The role of marketing has changed dramatically in the last decade, and the mix of people you need on your marketing team is very different than it was in the past. There are new roles and skill sets, new technologies, new mindsets and biases. When CEOs complain about their marketing department, I’ve found it’s not necessarily that the individuals on the team are incompetent. More often, it’s because the marketing team doesn’t have the right mix of skills required to achieve the CEO’s goals, which are often driven by revenue.
There you are sitting in front of your computer screen, satisfied with the ebook you’ve been working on for the past week. Then it hits you – that sudden feeling of panic that accompanies the question, “Now what?” Because despite your hard work in creating helpful, engaging, and visually stunning content, you probably haven’t spent a lot of time thinking through your distribution strategy. With all of the hype around content marketing and content creation, it’s surprising that there isn’t more written about content distribution.
Buyers are increasingly researching solutions to their problems online, and companies are increasingly found by their digital footprint. Content marketing is merely a way to expand that digital footprint so you are more likely to get found. However, before you embrace content marketing and start creating assets at scale, make sure to ask yourself these three questions first.
Marketing can feel like a constant guessing game. There always seems to be some new piece of information that changes everything we think we know. The best way to stay on top of digital marketing is to keep an eye on what new technologies are being presented to consumers, and what new “buzz words” are popping up in the MarTech circles. Missing emerging marketing trends can have a negative impact not only on your company’s outreach, but also on your bottom-line. Here are five of the emerging marketing trends to keep an eye on the second half of 2016.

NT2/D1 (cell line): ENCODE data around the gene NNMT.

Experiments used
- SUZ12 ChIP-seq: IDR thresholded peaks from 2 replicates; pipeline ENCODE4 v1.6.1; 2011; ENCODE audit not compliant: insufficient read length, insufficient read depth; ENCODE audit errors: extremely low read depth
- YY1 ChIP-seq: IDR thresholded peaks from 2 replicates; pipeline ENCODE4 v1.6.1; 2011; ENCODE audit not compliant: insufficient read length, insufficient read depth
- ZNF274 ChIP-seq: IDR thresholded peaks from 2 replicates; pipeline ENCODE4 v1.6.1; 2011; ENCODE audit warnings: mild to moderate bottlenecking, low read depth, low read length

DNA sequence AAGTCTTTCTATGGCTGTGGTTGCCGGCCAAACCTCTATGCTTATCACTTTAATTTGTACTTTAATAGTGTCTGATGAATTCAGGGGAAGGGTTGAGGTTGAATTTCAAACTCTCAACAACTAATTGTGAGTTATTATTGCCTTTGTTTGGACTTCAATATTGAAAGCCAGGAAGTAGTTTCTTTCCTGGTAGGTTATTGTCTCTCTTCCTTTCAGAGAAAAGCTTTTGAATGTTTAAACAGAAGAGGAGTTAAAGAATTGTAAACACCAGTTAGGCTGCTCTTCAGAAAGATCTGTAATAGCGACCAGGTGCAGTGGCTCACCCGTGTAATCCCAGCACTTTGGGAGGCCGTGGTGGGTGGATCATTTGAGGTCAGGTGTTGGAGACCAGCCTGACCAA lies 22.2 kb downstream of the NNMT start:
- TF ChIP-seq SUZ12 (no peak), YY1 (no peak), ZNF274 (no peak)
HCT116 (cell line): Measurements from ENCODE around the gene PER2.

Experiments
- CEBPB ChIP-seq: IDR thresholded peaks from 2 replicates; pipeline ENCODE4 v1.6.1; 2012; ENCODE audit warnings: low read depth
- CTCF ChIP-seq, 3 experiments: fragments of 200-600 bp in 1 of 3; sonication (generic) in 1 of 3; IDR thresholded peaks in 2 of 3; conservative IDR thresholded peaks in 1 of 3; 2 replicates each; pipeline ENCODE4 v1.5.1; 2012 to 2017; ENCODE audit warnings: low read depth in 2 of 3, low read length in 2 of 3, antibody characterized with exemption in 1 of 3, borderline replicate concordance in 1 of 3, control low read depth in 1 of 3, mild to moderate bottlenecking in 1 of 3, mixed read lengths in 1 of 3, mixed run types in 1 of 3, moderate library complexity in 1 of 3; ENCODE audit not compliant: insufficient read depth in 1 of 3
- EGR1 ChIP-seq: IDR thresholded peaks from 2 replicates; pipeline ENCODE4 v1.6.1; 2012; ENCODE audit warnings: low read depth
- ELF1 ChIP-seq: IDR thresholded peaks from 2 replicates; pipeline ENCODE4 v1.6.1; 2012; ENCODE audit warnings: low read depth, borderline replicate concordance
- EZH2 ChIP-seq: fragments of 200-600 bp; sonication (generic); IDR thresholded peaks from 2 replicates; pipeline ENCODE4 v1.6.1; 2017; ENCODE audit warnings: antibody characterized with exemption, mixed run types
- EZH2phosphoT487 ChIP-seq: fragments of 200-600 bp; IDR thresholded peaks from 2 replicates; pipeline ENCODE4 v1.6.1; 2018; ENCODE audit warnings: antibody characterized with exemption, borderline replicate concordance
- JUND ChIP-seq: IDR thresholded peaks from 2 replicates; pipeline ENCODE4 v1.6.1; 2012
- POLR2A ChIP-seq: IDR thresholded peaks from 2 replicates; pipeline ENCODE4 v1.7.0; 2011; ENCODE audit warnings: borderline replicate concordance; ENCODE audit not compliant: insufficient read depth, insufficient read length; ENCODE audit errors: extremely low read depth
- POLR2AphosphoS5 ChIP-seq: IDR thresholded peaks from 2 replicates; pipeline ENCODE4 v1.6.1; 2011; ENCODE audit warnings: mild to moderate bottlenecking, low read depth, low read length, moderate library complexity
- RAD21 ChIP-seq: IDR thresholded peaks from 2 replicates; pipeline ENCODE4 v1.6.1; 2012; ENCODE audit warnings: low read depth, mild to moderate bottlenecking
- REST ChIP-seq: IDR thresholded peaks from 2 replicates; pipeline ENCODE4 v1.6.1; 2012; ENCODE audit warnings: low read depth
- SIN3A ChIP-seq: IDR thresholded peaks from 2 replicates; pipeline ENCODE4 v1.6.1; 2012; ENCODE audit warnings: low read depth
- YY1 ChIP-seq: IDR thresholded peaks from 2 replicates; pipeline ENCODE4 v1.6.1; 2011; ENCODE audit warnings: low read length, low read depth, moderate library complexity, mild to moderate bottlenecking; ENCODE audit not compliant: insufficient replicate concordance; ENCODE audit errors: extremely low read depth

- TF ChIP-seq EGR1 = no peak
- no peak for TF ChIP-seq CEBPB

Social media is a core component of any inbound marketing strategy, but it’s often challenging to draw a straight line from social activity to actual conversions, let alone sales pipeline and revenue. LinkedIn, Twitter, and Facebook have all been very vocal about their products for business as they struggle to monetize their offerings, but do these products actually work for B2B marketers?
“These leads suck. We need 100 qualified opportunities with the right people who are ready to buy this quarter or else we won’t hit the number. What are you going to do about it?”
Whether you’re new to marketing or an industry veteran, chances are you’ve had this conversation before.
I’ve been talking to a lot of marketers lately, and they all seem to have one thing in common – they could really use a bigger marketing budget. And yet while most marketers agree they’re strapped for funds, there seems to be this resignation that it is what it is, and there’s really nothing they can do about it.
I’m not one of those people who set out to build a software company. I don’t know how to code, I don’t have experience in venture capital, and I cringed during my McKinsey interviews because I definitely don’t feel the need to prove I’m the smartest person in the room.